County Commissioner Ed Collins.
"At this point we don't see a down-
side," said Jerry Maxwell, general manag-
er of West Coast, which operates well-
fields that provide water to 1.8 million
Hillsborough Commissioner Ed
Turanchik, chairman of West Coast, said
talks have started with IMC Agrico to use
See RESERVOIR, Page 3 >

RESERVOIR / Commissioners

praise plan to divert rivers

4 From Pge 1
anold pit as a reservoir site.
"If we had to go ahead and
build a reservoir, it would be cost
prohibitive. I don't think there's
anyplace except south Hillsbor-
ough for this," he said.
He said that water would allow
West Coast to reduce what is tak-
en from wellfields in Hillsborough
and Pasco, or even to shut down
the wellfields part of the year.
The three largest wellfields,
Cross Bar Ranch and Cypress

Creek in Pasco and Eldridge-Wilde
on the Hillsborough, Pinellas
boarder pump more than 60 mil-
lion gallons a day. I
The amount of water taken
would not affect Tampa's water
supply, which comes from the
Hillsborough River.
Na Johnson over wer Issues and
he weMler. Ho can be nached at

ReaSd previous stories about
al w -related Issues at
ap hp//Amw.tanpari.cmn/
Vw^ nprts




Water idea promises a
? "'" .. ,

* The plan is simple:Take And.it could be available within the.
I Te s nnext five years.
river Water, store it in "I think this is an excellent project,"
phosphate pits in the rainy. .said Pasco Commissioner Ed Collinsa
seaso adseit ltera member of the West Coast board. "It's
season and use it later. almost too good to be true. What's the
S;down side?"
By JEAN HELLER If the experts are right, there really
_ _..stm ,, : is' n't ohe.
S ," '" : The Me* is that after Tampa has taken
CLEARWATER The region's' prin ,the fresh water it needs from the Hillsbor-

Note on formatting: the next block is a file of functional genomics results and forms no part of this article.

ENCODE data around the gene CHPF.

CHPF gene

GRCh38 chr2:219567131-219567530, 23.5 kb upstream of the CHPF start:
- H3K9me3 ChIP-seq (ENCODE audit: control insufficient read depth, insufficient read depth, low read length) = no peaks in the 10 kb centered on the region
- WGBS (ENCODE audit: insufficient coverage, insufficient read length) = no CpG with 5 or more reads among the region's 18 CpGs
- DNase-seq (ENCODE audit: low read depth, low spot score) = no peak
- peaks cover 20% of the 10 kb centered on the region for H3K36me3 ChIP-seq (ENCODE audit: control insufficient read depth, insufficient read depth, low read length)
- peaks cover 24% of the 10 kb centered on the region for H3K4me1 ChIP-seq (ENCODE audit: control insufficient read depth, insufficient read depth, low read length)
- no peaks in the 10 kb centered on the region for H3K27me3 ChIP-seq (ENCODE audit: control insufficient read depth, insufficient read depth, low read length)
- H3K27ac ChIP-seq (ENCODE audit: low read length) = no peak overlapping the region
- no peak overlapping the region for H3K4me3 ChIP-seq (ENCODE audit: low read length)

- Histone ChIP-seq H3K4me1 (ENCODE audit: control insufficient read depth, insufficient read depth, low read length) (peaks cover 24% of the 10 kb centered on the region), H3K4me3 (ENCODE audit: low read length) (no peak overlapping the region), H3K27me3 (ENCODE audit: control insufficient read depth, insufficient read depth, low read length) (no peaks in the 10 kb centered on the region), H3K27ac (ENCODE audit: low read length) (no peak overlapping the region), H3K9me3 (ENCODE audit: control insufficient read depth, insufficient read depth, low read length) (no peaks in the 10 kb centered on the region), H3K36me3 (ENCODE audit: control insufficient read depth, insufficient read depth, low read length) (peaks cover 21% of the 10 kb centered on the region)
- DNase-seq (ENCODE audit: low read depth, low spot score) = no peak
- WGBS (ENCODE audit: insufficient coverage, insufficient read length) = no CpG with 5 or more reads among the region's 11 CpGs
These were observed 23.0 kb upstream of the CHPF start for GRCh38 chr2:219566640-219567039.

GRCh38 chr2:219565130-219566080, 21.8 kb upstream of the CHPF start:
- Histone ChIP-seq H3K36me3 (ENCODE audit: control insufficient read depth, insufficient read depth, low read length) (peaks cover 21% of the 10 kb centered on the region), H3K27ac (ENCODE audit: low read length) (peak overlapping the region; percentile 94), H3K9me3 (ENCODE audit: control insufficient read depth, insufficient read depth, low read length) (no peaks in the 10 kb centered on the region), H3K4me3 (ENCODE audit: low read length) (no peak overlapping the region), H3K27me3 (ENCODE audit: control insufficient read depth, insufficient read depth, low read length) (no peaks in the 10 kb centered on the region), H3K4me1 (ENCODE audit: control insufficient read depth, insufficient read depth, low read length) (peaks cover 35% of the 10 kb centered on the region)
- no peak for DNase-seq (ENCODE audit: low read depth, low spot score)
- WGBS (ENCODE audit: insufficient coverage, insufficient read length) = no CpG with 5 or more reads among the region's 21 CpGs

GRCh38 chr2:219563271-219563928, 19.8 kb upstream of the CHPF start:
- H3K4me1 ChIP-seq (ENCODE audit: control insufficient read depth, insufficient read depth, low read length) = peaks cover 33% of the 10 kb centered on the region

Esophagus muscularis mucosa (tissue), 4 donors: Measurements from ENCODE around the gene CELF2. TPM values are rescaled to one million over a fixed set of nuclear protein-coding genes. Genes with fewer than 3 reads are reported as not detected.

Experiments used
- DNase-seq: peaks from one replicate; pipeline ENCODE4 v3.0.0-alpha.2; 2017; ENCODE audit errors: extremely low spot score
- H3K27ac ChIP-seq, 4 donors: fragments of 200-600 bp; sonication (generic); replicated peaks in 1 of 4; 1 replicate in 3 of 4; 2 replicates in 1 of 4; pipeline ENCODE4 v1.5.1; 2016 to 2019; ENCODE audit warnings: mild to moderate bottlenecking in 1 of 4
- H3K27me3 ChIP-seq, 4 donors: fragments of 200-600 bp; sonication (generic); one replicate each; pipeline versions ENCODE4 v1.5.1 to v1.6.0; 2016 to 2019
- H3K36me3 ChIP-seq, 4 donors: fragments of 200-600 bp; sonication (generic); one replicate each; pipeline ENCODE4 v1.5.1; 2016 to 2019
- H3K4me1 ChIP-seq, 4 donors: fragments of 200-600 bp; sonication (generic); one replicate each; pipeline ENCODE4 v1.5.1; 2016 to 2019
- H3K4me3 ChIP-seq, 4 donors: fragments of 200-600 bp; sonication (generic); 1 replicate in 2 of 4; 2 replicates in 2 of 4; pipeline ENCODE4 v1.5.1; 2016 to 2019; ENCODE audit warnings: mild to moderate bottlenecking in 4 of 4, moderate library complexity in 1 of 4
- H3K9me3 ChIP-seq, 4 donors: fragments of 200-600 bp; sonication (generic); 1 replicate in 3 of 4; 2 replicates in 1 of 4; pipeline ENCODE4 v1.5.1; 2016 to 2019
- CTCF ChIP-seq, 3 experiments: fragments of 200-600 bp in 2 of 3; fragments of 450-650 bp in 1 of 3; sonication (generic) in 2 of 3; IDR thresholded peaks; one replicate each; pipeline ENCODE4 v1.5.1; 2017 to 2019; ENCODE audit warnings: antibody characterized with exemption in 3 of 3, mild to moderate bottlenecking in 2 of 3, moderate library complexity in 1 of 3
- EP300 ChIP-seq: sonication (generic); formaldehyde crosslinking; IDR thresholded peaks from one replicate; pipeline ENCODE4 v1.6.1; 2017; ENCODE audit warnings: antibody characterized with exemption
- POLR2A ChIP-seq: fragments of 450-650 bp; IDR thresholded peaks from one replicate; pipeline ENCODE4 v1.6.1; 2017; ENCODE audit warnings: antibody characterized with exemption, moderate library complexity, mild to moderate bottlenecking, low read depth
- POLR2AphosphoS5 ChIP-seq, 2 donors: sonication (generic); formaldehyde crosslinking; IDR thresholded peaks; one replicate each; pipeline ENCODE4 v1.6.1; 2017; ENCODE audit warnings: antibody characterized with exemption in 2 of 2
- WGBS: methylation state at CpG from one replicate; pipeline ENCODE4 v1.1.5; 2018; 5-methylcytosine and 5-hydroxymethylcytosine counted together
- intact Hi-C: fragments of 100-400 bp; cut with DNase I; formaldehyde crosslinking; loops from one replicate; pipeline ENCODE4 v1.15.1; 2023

cipal water supplier learned Monday that oughh River and the Tampa Bypass Canal,
there may be a way to develop a huge new .West Coast would take whatever amount
source of relatively cheap, no-cohtrover- still exceeded the minimum flow rates set
slal drinking water. for the two channels. West Coast would do

the same for the Alafia River in southern
Hillsborough County.
The water would then be pumped to
the great subterranean caverns created by
phosphate mining in southeast Hillsbor-
ough County. When the water was needed
during the dry season in Plincllns. Pasco
and Hillsborough. it could then be
pumped back.
At the moment, the excess fresh water
is flowing into Tampa Bay.
"This has a lot of appeal for me. It's so
simple it almost defies belief," said Pinel-
las Commissioner Sieve Seibert. a nmem-
ber of the board of the West Coast Region-

al Water Supply Authority.
The plan could provide as much as
67-million gallons a (lay of new water,
nearly 80 percent of the 8S-million gallons
of new supplies West Coast hopes to have
on line by the year 2002.
"And when we get (Hillsborough's)
South-Cenlral (well field) hooked up to
the system. and Cone Ranch (a proposed
new well field in northwest Ilillsborough),
that gives us another 24-million gallons of
capacity a day," said West Coast General
Manager Jerry Maxwell. "Sixty-seven and
Please see WATER 4B






~_ n__ ;_(;__11~_X~ -.ll_-...-LI_-- *I I ._II-. ..-.. .I~L-.i.-. IU1-^Xlt~l^l _lli


Desalination plant proposals

should help crystallize issue

WOMKSVW E Proposals due this
week w give the first true picture on
the cost of buildi a desalnaton
pant, possy within three yeas.
at The Tamp TI m W
This week those who oppose the idea
of converting seawater into drinking wa-